Ruwag drill bits tested in tough terrain

Drill bits

When rock climber and business owner, Andrew Louw began working on a new rock climbing project he had no idea where it would take him or who would support his ideas

After retrenchment, Andrew Louw started two businesses, ‘Black Fire Adventures and Expeditions’ for adventure driven people, and ‘Climb Lab’ for those who want to learn the art of rock climbing.

The adventure began after an evening of climbing at the Pretoria University LC De Villiers Sports Grounds. Louw was approached by a land owner who believed the cliffs on his farm had rock climbing potential and wanted Louw to assess them.

“It turned out that the cliffs on the land actually provided mind-blowing abseiling opportunities and thus we decided to focus on preparing them for commercial use,” said Louw.

“One of the abseil (descendby) points was quite dangerous as the approach to the start point provided participants with a bit too much ‘exposure’ and involved a scramble up a steep rock slab. I don’t know of any other abseil points that does this.”

“Getting the clients to this point safely required putting up safety measures, such as a handrail and backed-up abseil points, which required the use of expensive materials and consumables.

“While sending out requests for quotations for the required stainless steel bolts, cable, chain and other items, it was decided to try and obtain consumables such as drill bits directly from the suppliers.

Ruwag, a specialist supplier of power tool accessories and fixings thought it a good opportunity and provided Louw with what he needed and have him report back on the performance of its drill bits.

“I installed a fiver pitch (+-100m high) climbing route at Wilgepoort just outside Brokhorstspruit before. During this installation, I used a normal cordless hammer drill which had more than enough power and speed, while the batteries lasted really well,” says Louw.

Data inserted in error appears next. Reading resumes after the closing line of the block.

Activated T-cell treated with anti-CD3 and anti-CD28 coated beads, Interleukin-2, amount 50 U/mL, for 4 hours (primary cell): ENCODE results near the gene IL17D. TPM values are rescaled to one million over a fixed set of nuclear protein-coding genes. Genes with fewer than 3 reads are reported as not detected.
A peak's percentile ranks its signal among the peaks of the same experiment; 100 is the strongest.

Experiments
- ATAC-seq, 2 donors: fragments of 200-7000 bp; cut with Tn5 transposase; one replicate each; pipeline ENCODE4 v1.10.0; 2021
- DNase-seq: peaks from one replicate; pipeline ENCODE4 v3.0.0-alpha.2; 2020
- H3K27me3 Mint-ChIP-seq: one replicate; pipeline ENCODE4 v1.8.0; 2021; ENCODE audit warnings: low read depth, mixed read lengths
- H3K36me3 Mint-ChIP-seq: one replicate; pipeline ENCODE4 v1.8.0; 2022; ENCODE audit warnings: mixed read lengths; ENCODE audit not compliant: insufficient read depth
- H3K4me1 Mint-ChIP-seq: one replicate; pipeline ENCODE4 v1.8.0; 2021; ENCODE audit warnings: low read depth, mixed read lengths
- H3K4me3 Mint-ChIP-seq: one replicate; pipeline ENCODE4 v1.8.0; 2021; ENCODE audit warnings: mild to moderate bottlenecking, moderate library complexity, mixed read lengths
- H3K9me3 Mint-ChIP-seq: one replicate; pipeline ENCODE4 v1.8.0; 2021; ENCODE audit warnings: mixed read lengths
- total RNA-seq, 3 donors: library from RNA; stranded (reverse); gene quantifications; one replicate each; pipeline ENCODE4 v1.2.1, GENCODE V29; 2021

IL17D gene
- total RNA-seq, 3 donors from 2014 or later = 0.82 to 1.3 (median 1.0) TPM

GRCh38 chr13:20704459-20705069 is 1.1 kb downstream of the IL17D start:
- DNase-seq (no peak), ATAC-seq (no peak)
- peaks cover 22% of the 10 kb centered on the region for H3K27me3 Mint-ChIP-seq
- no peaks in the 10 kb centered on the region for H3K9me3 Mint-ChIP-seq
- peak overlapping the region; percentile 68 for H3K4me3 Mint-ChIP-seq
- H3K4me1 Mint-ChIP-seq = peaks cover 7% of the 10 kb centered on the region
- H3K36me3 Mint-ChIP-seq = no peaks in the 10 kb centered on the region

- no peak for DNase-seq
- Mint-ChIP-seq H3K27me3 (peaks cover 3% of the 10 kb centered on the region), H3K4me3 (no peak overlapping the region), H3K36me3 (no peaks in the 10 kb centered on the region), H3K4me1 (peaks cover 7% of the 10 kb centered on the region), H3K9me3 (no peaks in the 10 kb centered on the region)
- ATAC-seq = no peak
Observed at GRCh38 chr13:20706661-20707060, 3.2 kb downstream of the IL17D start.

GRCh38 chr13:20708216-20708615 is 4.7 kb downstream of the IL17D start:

“I took this same drilling machine to the new location expecting the same results. From the moment the drill bit touched the rock it was evident that this rock was much harder than I had expected.

Initially expecting that the rock was much softer than it actually was we used the incorrect drill bits and had to source a drill bit with better hammering power. We unpacked about 70m of extension cord and used an electrical hammer drill, plugged into a generator. This didn’t work either and several drill bits from various manufactures were destroyed in the process. Ruwag suggested using SDS drill bits and this time we set out with a heavy-duty SDS drill.”

The performance of the anchors is determined by the accuracy of the hole drilled. The Ruwag Professional SDS bits are certified to ensure that these anchors will perform as they should.

Ruwag’s specially profiled Tungsten Carbide tip and unique flutes are designed for concentrated impact and efficient debris removal which leads to the high speed at which holes can be drilled.

The result was that the new drill bits and more powerful machine sliced through the rock sending sparks, dust and rock chips flying. Samples of the rock were confirmed by a geologist as a really hard rock – Iron rich Quartzite, but using the SDS drill bits made the job easy and the drilling was completed with reasonable effort.

The success and speed of the drilling enabled Louw to complete the installation of the hand rail and two belay points in time for the venue’s planned open day.

The disciple of ‘Sport Climbing’ requires the permanent installation of hangers and anchors on a climbing route. The quality of the materials and installation is very important as failure could lead to serious injury or even death.

“We install the very best products available to us. We use 316SS hanger plates and bolt these to the rock wall using specialised 10mm 316SS bolts. To make sure the installation is perfect, we also use a good quality drill bit and usually only drill 10-15 holes with each bit. After the dust has been blown out and the hole scrubbed with a steel hole brush (like a small bottle brush), we clean the dust out again. We then hammer the bolt in and fasten the hanger in place.The anchor is usually two bits of chain that we fasten to the rock in the same way as the hangers,” said Louw.

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